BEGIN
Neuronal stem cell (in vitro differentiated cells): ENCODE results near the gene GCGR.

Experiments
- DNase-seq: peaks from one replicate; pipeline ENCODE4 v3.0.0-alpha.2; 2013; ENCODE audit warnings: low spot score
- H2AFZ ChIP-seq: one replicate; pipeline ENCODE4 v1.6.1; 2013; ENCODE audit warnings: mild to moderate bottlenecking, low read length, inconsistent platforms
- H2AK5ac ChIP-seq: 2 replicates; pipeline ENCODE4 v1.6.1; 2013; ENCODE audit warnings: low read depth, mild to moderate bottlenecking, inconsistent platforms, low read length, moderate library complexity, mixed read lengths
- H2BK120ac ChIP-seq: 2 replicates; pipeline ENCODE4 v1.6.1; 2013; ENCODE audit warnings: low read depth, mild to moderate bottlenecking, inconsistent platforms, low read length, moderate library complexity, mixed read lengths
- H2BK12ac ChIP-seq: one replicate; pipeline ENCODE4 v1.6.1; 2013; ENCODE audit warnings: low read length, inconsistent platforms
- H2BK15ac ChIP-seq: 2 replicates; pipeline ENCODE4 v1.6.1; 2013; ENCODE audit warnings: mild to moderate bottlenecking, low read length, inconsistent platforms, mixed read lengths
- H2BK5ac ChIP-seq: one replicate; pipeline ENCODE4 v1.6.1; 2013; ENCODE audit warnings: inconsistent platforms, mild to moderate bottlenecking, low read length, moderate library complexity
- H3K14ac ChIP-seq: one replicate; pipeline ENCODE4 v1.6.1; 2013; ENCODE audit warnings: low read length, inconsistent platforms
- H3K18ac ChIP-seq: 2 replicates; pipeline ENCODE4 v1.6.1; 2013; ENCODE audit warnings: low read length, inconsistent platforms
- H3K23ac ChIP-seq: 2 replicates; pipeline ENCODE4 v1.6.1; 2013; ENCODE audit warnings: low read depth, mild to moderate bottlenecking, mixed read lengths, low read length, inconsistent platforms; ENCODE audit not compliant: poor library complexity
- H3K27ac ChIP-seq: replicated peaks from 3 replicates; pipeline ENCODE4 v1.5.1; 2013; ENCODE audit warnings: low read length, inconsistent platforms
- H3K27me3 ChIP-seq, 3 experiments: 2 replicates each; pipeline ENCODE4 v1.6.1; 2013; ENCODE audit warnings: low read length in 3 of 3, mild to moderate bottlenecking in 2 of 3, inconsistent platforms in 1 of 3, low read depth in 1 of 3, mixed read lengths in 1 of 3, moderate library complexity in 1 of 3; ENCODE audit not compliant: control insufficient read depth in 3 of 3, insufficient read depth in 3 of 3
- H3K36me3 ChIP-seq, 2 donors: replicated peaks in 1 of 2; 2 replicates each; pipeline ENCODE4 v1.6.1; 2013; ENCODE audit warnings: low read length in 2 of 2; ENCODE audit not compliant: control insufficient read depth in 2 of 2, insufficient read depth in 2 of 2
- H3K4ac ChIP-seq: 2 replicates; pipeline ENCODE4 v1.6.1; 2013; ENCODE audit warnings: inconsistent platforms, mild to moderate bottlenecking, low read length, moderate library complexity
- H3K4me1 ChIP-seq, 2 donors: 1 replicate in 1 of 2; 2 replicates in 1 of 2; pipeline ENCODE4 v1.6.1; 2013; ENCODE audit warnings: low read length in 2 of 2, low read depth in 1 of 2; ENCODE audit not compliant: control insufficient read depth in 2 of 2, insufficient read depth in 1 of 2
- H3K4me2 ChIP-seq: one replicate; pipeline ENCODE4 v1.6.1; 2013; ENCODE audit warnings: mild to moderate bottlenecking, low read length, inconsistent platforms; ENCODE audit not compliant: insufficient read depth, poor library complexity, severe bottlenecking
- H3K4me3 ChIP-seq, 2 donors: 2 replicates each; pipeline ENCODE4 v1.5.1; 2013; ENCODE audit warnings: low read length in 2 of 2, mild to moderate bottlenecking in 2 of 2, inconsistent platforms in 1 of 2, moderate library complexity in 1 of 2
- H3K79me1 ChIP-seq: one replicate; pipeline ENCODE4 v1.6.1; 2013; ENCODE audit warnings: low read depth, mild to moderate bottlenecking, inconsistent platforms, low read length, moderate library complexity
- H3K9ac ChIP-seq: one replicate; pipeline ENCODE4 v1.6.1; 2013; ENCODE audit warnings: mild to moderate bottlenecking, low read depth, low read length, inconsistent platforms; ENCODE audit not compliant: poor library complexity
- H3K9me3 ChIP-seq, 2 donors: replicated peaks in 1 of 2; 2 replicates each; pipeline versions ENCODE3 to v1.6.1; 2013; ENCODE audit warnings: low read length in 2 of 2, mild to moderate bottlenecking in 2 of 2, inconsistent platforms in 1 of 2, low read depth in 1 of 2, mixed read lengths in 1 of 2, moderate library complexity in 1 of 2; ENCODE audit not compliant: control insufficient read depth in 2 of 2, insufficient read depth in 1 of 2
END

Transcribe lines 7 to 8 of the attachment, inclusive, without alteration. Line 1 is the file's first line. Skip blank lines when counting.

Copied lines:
- H2BK12ac ChIP-seq: one replicate; pipeline ENCODE4 v1.6.1; 2013; ENCODE audit warnings: low read length, inconsistent platforms
- H2BK15ac ChIP-seq: 2 replicates; pipeline ENCODE4 v1.6.1; 2013; ENCODE audit warnings: mild to moderate bottlenecking, low read length, inconsistent platforms, mixed read lengths